Teachers who lost everything

“More than 200 of our members in Abaco and twice that in Grand Bahamas, lost their houses, their clothes, everything,” Belinda Wilson, president of the Bahamas Union of Teachers, told the Militant in a phone interview from Nassau Sept. 14.

“Our biggest concern is that they get housing and clothing,” she said, “and they need time to heal from the emotional trauma.”

School authorities have still not decided where to send as many as 10,000 students displaced by the hurricane.

U.S. imperialism overwhelmingly dominates the archipelago. U.S-based companies run many of the hotel and resort businesses there, which comprise more than 50% of the country’s gross domestic product. More than 80% of the Bahamas’ imports come from the U.S.

And despite some measures clamping down on “money laundering,” since 9/11 the Bahamas still serves as a haven for U.S. and other capitalists to set up businesses and avoid paying taxes.

Two weeks after the storm, the Bahamian government has still not even been able to organize the orderly arrival and distribution of donated aid. The three Bahamian airports had been so congested by uncoordinated flights from international aid and charity organizations that aviation authorities stopped all takeoffs for several hours Sept. 5.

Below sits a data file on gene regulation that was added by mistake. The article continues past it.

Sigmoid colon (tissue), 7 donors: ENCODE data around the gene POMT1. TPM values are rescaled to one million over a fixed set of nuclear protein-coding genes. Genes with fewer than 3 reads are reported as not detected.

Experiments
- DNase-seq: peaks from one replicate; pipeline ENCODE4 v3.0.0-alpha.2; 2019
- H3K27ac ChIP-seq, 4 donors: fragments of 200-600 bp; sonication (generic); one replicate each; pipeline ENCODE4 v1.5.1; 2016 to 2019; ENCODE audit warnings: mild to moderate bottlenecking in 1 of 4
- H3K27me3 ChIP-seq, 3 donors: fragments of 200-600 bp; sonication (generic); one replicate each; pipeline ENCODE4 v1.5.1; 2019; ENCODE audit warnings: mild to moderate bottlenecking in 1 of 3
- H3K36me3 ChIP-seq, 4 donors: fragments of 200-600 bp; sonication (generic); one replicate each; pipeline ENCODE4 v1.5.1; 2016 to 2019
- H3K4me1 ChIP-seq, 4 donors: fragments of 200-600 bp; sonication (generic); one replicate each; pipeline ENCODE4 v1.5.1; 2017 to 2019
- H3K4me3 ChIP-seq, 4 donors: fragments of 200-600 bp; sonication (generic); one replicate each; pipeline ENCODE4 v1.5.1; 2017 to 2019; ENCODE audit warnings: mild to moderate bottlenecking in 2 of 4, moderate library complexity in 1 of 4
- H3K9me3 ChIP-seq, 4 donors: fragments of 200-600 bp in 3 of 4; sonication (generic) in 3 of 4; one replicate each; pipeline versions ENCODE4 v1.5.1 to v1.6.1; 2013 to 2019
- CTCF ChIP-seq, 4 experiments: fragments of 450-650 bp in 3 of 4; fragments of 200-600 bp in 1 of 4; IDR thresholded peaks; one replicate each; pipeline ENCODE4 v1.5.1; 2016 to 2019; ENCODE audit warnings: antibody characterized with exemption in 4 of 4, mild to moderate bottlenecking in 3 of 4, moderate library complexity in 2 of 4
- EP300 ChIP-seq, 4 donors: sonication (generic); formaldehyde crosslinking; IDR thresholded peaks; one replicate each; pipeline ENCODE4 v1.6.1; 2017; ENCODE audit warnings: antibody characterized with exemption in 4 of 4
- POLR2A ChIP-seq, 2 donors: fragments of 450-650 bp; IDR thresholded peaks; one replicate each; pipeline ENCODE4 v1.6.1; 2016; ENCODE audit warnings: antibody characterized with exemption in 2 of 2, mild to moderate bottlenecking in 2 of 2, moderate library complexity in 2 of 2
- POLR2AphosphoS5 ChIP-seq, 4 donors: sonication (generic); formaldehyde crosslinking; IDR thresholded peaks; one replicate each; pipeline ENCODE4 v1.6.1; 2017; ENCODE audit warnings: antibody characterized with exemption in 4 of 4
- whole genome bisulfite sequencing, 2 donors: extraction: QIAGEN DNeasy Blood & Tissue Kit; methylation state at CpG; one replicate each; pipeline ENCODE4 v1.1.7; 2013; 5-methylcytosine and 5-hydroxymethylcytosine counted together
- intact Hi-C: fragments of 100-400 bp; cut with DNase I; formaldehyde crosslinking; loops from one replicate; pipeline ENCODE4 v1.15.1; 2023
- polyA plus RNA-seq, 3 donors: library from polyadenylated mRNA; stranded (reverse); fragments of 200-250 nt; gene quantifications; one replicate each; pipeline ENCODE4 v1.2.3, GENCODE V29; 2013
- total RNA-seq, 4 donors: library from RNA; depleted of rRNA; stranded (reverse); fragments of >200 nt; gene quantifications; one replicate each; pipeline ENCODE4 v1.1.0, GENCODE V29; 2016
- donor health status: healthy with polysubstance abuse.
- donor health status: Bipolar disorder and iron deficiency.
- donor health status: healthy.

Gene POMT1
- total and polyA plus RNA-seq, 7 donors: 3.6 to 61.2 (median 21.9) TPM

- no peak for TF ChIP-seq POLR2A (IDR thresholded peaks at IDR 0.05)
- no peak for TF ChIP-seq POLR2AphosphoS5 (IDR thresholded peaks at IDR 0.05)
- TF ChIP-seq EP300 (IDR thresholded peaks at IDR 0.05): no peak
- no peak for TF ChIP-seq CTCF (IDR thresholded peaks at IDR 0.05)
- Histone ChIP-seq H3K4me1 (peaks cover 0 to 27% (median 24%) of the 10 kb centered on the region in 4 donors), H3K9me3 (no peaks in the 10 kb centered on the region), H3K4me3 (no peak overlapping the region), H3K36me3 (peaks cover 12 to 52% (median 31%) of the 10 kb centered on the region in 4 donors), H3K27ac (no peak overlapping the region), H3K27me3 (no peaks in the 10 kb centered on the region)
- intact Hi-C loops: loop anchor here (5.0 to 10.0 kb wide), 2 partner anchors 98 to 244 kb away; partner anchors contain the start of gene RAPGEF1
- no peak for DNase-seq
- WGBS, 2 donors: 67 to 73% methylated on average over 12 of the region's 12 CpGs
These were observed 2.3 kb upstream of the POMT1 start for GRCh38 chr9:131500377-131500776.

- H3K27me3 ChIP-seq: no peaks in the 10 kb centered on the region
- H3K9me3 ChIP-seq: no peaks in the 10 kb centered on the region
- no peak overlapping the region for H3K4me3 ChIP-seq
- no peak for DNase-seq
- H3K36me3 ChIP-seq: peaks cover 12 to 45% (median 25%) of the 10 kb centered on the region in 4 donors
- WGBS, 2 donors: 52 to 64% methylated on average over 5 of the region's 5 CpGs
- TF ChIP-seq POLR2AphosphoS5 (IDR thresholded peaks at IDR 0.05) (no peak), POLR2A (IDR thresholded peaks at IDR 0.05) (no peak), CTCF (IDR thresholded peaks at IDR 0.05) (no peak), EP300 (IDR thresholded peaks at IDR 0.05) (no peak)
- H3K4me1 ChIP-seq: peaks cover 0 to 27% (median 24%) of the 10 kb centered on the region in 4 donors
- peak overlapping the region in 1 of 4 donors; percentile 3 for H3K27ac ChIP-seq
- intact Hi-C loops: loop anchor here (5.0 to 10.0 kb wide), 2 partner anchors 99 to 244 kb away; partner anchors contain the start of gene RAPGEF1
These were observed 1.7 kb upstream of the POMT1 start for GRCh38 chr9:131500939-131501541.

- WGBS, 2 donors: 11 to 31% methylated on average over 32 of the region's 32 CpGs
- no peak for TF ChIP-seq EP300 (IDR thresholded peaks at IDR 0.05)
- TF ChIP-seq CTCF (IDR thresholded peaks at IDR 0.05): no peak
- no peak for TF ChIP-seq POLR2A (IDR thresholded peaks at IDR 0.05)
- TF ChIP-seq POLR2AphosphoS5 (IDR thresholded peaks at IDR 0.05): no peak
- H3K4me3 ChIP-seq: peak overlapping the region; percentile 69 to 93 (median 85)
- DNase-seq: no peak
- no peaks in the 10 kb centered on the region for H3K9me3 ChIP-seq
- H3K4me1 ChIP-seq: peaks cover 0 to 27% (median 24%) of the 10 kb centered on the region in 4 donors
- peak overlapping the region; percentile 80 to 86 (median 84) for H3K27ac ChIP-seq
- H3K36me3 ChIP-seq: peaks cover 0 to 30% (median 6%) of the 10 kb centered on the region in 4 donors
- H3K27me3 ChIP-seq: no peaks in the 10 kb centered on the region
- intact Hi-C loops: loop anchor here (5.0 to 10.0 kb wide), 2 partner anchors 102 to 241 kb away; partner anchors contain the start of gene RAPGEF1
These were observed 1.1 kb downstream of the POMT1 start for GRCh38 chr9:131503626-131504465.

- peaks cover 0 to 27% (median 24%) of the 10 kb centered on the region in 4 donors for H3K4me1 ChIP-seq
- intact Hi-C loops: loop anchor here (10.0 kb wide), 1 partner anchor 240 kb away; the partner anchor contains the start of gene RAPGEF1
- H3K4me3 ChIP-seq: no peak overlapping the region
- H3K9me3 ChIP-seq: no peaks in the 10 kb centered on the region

Some food shipments have spoiled while waiting to be distributed.

U.S. government aid is being dispensed with an eyedropper. As of Sept. 14 it had approved a measly $10 million.

Many Bahamians would like to go to the United States, at least until more progress is made in restoring jobs and housing. But President Donald Trump has said that he will not extend temporary protected status to any of the country’s residents. The status would allow them to come to the U.S. and work temporarily.

The revolutionary government of Cuba is setting an example of what is needed to aid the people of the Bahamas. A group of 55 Cuban internationalist volunteers, who were in Bahamas prior to the storm as part of the Felix Varela Brigade, have been joining in the recovery efforts, including helping to repair damaged schools.

Cuba has offered to send experienced linemen to help rebuild the electric grid, volunteers with chain saws to clear roads, and doctors and nurses to provide medical care.